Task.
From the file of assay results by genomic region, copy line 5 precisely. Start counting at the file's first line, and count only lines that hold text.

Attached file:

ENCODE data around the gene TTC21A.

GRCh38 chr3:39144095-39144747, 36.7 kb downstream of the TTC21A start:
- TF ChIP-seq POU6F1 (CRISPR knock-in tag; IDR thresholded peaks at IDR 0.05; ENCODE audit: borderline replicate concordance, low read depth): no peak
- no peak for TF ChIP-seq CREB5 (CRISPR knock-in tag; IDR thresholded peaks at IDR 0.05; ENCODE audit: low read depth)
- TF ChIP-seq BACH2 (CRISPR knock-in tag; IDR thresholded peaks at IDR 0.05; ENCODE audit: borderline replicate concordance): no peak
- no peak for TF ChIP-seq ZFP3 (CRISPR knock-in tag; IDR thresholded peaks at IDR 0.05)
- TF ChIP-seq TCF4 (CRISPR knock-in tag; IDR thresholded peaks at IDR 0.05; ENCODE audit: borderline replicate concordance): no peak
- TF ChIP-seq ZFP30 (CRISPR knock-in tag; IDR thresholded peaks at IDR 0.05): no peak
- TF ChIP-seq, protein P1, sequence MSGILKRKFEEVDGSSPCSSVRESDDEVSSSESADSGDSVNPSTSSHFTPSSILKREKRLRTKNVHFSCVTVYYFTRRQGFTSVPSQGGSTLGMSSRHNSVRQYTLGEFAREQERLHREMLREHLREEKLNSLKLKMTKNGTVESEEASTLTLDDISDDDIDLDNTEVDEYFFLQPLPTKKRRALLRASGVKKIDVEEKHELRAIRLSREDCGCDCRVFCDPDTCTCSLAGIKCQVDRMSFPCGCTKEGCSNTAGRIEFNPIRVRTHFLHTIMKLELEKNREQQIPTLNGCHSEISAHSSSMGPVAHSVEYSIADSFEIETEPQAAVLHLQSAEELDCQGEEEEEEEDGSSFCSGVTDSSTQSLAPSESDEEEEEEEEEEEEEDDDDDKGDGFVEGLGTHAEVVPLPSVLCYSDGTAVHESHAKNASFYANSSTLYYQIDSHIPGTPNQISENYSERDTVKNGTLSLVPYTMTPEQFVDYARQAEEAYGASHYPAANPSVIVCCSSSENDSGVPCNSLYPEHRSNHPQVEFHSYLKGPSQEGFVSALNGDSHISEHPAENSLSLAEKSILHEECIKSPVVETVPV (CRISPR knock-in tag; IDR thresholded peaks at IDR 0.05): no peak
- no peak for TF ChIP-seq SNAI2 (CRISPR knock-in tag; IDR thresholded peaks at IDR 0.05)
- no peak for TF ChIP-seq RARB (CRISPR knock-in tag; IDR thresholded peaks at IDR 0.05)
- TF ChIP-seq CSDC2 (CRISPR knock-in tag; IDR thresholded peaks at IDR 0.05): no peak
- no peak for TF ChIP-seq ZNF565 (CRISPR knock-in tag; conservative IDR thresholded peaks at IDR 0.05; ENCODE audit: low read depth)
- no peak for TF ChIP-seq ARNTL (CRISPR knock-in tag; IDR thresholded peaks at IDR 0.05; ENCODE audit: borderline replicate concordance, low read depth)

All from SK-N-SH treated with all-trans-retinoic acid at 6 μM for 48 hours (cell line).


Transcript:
- TF ChIP-seq BACH2 (CRISPR knock-in tag; IDR thresholded peaks at IDR 0.05; ENCODE audit: borderline replicate concordance): no peak